These types of measures have been proven effective in addressing the epidemic at the local level, said William McColl, AIDS United’s Director of Health Policy. On a conference call unveiling the roadmap, he cited the work of AIDS Free Pittsburgh, a community coalition that oversaw a decrease of new HIV cases by 30 percent from 2015 to 2017. In New York City, McColl added, similar efforts resulted in a record low in new diagnoses in 2017 — just over two thousand cases, a record low since tracking began.
The roadmap calls for a “95/95/95” framework. That means 95 percent of people living with HIV are aware of their HIV status, 95 percent of diagnosed individuals are retained in care, and 95 percent of individuals on antiretroviral therapy are virally suppressed.
“When we talk about ending the epidemic, we mean bringing new infections down so low they drop beneath the number of deaths each year while the numbers of HIV related deaths also drops,” AIDS United’s Senior Policy Manager Alex Smith told INTO. The goal is to make HIV-related deaths as rare as deaths from diseases like measles, mumps, or tuberculosis, for example.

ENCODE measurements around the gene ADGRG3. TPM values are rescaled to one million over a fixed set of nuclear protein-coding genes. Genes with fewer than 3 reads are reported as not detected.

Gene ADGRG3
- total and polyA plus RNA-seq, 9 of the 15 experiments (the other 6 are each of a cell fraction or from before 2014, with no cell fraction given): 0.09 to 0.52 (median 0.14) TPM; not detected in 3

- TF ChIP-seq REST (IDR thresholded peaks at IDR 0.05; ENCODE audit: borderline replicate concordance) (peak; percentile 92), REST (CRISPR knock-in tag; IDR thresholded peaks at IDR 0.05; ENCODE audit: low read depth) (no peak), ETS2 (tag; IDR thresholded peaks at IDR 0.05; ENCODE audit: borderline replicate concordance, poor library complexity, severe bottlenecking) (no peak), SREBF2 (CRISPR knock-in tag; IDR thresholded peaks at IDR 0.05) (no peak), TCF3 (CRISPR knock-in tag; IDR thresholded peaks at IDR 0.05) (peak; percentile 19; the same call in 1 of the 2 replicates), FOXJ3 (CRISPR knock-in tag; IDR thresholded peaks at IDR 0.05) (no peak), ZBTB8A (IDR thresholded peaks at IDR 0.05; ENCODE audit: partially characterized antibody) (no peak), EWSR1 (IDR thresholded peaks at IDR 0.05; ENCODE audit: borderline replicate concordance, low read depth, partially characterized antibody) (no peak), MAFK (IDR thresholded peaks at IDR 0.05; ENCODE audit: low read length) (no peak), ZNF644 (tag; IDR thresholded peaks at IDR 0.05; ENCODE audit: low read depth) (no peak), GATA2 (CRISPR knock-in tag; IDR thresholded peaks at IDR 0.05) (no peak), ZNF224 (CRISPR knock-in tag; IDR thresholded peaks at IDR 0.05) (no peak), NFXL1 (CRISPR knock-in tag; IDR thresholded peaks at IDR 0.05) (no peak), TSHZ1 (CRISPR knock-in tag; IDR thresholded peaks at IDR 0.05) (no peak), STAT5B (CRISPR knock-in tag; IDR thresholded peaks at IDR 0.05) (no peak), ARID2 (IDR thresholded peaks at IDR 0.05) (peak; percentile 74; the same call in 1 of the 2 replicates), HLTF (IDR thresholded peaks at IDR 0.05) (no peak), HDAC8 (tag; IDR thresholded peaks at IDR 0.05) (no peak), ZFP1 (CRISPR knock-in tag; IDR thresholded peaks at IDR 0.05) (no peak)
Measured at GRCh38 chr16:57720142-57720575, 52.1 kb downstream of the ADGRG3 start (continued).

The plan begins with a national commitment to the goal of 95/95/95 by 2025, which includes increasing PrEP uptake to 40 percent of people vulnerable to HIV. PrEP is a suite of interventions that include regular testing, counseling, and a daily dose of antiviral medication that helps block the HIV virus from taking hold in the body. The Centers for Disease Control estimates that in 2016 only about 80,000 people were using PrEP, representing just six percent of the 1.2 million vulnerable people in the United States.